Rabbi Yehudah HaNasi was the editor of the Mishna in the early part of the third century. Among his numerous contributions to the Rabbinic literature of his day, he is known for the following statement that discusses the relationship that obtains between mitzvot kalot and mitzvot chamurot: “And you should be as careful in the performance of a minor commandment as with a major commandment, since you do not have the ability to know the reward of the mitzvot.” (Pirkei Avot, II:1, translation my own) In sum, Rabbi Yehudah HaNasi is teaching us that precision and alacrity in all mitzvot are the watchwords of Torah observance. This is particularly the case since, in general, “we do not have the ability to know the reward of the mitzvot.” At first glance, this latter statement seems to contradict another well-known Rabbinic dictum, “Ben Hei Hei would say: ‘According to the pain is the gain.’” (“L’fum tza’ara agra,” Pirkei Avot V:21, translation, Rabbi Yosef Marcus) Herein, it appears quite clear that the greater the effort undertaken to perform a mitzvah, the greater the reward. As such, a major commandment should have a greater reward than a minor commandment. What, then, does the statement, “we do not have the ability to know the reward of the mitzvot,” actually mean?
Rabbi Moses Almosnino (1515-1580) is renowned for his commentary on Pirkei Avot entitled, Pirkei Moshe. Therein, he wrestles with our question and suggests the following profoundly insightful response:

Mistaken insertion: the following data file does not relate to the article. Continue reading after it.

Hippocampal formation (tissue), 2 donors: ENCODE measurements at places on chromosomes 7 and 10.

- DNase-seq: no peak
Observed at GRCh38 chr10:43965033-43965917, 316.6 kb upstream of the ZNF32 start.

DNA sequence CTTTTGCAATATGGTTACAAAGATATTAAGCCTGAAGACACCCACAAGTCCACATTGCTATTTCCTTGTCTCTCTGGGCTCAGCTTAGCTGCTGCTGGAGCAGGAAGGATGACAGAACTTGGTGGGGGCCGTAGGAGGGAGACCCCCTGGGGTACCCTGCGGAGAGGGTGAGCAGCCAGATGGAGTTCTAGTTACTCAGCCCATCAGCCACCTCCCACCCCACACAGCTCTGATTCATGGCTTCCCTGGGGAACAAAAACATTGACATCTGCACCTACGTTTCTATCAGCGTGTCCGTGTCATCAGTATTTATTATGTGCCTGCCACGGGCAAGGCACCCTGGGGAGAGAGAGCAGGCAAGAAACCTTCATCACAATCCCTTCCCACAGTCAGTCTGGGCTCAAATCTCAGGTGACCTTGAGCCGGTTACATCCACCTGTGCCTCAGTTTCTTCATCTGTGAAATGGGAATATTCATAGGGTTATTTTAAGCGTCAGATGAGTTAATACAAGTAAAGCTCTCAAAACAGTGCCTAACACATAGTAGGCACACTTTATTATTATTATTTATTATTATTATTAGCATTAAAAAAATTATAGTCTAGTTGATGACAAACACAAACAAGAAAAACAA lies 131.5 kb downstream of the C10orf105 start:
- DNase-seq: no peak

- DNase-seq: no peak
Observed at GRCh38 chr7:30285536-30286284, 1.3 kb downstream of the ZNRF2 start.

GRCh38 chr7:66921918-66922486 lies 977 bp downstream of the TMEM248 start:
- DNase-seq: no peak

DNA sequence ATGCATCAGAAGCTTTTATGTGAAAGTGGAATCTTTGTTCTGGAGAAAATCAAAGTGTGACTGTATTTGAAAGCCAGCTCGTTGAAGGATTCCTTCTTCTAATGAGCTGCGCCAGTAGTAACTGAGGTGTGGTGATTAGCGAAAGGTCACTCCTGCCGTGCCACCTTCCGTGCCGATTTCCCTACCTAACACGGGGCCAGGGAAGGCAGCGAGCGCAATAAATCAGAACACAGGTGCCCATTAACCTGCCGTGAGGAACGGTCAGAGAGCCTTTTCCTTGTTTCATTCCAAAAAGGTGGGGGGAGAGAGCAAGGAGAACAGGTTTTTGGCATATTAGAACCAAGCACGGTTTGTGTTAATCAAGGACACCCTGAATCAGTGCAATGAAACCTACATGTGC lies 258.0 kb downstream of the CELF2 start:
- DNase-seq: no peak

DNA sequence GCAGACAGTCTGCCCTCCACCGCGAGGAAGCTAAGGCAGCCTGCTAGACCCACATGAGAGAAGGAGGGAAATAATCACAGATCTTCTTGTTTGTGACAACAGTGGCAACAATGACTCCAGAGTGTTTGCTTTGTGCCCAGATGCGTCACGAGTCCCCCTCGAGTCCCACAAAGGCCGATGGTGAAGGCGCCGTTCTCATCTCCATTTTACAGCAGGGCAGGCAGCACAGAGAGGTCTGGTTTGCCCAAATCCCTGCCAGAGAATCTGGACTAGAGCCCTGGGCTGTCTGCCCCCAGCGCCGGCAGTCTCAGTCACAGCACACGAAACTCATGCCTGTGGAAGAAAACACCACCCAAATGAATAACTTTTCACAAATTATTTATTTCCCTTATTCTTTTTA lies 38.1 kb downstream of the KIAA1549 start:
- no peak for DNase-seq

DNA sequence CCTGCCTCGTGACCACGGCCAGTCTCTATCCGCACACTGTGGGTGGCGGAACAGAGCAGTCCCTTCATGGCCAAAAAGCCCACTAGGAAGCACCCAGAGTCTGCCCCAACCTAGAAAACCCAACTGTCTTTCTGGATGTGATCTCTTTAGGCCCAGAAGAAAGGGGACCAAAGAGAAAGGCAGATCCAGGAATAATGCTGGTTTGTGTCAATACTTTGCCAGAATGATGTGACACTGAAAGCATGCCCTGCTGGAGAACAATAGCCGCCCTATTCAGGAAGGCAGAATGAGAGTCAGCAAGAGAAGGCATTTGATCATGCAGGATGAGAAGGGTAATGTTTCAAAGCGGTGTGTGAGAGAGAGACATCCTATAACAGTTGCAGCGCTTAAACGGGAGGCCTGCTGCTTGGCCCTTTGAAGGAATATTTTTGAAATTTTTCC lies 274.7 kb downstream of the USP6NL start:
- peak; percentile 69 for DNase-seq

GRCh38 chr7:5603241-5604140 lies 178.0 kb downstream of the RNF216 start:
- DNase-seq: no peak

The kind of reward that is meant [by the phrase, “we do not have the ability to know the reward of the mitzvot,”] is above and beyond the standard notion of reward, and is, therefore, not [conceptually] connected to the statement, “l’fum tza’ara agra,” or the essence of the mitzvah itself. Instead, it refers solely to one’s desire and degree of perfection of kavanah (intentionality) in fulfilling the commandments – and such reward is, by definition, unknown to us. Therefore, it is stated that one must be exacting and act with all speed regarding both minor and major commandments, since even if we know the normative reward of the mitzvah, which is based upon the difficulty of its performance, its ultimate reward remains ever hidden from us, as it is immeasurable. (Page 33, translation, brackets and underlining my own)
Rav Almosnino’s explanation is nothing less that a spiritual tour de force. In a few words, he revolutionizes our understanding of the status of the mitzvot, and teaches us that they are all equal in their ultimate reward − as long as we infuse each one with our deepest and most fervent kavanah and desire for its complete fulfillment. In my estimation, this is reminiscent of David HaMelech’s (King David’s) passionate proclamation, “Tzama nafshi l’Elokim l’A-le chai” (“My soul thirsts for G-d, for the living G-d…,” Sefer Tehillim 42:3), which may be readily interpreted as referring to his total devotion to Hashem and ardent longing to fulfill the mitzvot from the depths of his being. Little wonder, then, that like Abraham and Moses before him, Hashem calls him, “David avdi” (“My servant David”), which we see no less than ten times throughout the Tanach.
With the Almighty’s help, may each of us seek to connect with our Creator through sincere mitzvot observance, so that we may be counted among those whose souls thirst for Him as authentic avdai Hashem (the servants of Hashem). V’chane yihi ratzon.